forage rotations, cropping systems, tillage systems, forage, forage quality, water use efficiency
Producers are interested in growing forages, yet the southwest region of Kansas lacks proven recommended crop rotations such as those for grain crops. Forage production is important to the region’s livestock and dairy industries and is becoming increasingly important as irrigation well capacity declines. Forages require less water than grain crops and may allow for increased cropping intensity and opportunistic cropping. A study was initiated in 2013 comparing several 1-, 3-, and 4-year forage rotations with no-till and minimum-till (min-till). Data presented are from 2013 through 2014. Winter triticale yields were not affected by tillage in 2013 but were increased by tillage in 2014. Double-crop forage sorghum yielded 30% of full-season forage sorghum in 2013, which was a drought year, but across years yielded 70% of full-season sorghum. Oats failed to make a crop during the drought year and do not appear to be as drought tolerant as spring triticale or forage sorghum. Subsequent years will be used to compare forage rotations and profitability.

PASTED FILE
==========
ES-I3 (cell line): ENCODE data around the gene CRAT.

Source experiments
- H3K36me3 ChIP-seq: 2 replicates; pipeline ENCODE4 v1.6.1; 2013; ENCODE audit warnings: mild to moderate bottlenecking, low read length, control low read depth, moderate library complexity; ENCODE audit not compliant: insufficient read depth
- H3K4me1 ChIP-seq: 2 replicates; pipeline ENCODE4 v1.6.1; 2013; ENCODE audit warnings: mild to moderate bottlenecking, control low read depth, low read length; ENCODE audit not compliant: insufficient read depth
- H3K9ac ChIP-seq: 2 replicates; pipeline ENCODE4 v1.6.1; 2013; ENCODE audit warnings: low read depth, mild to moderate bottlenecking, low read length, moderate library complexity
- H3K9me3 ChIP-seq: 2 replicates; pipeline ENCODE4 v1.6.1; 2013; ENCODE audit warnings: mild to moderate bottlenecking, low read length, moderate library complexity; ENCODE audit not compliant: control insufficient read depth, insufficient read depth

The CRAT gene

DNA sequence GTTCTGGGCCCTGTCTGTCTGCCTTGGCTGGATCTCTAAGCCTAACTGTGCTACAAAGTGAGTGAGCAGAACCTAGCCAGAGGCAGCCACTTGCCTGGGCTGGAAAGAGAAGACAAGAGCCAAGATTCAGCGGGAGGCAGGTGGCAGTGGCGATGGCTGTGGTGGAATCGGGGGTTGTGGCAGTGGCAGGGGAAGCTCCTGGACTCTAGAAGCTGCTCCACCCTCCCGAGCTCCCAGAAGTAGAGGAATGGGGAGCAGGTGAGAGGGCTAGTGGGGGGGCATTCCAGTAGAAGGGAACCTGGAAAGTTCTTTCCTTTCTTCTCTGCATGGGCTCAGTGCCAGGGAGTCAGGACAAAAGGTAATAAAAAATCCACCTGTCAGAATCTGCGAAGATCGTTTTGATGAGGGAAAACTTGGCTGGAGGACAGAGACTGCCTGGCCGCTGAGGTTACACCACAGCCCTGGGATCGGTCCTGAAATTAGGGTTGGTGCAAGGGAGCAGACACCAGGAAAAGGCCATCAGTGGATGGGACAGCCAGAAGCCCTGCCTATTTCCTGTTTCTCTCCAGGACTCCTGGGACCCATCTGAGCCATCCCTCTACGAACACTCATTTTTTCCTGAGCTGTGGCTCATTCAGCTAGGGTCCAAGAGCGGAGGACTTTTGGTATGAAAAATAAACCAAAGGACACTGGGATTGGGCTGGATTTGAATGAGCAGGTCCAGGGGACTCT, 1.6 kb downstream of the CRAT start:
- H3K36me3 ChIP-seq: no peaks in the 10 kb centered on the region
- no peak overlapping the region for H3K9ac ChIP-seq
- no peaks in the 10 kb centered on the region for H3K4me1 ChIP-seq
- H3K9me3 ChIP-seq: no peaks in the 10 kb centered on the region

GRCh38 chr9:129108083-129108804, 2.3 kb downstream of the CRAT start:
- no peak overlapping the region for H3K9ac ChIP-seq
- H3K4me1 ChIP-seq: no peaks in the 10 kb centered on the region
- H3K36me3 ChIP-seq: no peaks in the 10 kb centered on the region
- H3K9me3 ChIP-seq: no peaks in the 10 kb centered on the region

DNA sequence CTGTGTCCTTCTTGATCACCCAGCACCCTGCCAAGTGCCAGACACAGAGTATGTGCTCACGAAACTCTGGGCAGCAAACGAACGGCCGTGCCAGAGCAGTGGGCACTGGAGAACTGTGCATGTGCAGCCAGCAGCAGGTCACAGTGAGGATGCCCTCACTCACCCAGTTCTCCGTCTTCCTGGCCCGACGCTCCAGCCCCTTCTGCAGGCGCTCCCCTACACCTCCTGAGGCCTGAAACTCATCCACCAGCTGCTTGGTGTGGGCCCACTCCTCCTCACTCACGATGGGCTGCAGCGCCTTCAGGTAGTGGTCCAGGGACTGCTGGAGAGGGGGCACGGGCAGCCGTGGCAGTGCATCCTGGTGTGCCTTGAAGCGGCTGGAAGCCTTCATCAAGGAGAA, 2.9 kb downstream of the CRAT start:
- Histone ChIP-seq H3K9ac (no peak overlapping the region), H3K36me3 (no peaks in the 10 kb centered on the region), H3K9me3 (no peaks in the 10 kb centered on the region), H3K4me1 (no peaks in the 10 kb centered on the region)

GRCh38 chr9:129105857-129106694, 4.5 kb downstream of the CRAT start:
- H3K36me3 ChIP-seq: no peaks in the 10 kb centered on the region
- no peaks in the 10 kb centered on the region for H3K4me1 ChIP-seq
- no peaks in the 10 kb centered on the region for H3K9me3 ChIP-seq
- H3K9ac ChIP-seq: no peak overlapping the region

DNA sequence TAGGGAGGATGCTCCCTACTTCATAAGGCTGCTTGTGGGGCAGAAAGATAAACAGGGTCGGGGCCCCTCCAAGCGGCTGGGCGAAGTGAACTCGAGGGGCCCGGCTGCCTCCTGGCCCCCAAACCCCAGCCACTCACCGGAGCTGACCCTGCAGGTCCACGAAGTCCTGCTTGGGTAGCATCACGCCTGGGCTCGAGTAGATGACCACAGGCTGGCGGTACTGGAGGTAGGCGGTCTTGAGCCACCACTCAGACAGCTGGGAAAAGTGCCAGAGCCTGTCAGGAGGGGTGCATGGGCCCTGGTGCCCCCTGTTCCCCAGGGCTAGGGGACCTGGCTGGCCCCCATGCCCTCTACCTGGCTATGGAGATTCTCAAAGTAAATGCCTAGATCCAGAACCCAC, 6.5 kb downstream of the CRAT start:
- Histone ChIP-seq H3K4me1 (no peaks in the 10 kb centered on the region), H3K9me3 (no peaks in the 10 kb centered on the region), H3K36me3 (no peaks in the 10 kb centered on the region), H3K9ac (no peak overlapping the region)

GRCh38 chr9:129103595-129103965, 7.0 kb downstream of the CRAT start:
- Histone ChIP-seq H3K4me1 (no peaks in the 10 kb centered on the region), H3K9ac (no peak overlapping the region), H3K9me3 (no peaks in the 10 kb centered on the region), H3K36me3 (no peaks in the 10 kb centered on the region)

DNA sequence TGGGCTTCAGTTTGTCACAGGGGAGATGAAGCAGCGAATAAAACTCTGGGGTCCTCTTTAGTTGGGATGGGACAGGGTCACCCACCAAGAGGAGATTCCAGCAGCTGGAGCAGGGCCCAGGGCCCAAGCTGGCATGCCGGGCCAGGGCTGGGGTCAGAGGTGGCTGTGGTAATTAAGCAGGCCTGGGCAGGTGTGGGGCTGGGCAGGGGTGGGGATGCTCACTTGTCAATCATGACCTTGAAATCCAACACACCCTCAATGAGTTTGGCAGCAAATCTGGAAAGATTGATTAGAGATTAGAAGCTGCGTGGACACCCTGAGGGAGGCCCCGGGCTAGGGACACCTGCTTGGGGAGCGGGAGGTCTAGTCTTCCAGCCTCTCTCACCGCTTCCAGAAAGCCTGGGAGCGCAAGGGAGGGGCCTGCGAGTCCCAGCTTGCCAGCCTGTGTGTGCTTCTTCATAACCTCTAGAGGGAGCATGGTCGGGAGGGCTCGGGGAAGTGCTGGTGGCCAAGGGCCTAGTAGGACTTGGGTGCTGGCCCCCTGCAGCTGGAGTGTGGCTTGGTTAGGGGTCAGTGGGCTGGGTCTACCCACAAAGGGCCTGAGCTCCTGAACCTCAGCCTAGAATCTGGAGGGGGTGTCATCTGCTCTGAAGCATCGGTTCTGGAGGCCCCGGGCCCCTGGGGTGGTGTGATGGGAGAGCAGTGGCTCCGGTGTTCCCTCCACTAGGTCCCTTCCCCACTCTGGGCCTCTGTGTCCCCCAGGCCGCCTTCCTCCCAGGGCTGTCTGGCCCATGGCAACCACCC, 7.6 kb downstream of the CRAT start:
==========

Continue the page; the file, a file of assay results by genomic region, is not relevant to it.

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Holman, J. D.; Roberts, T.; and Maxwell, S.
"Determining Profitable Annual Forage Rotations,"
Kansas Agricultural Experiment Station Research Reports: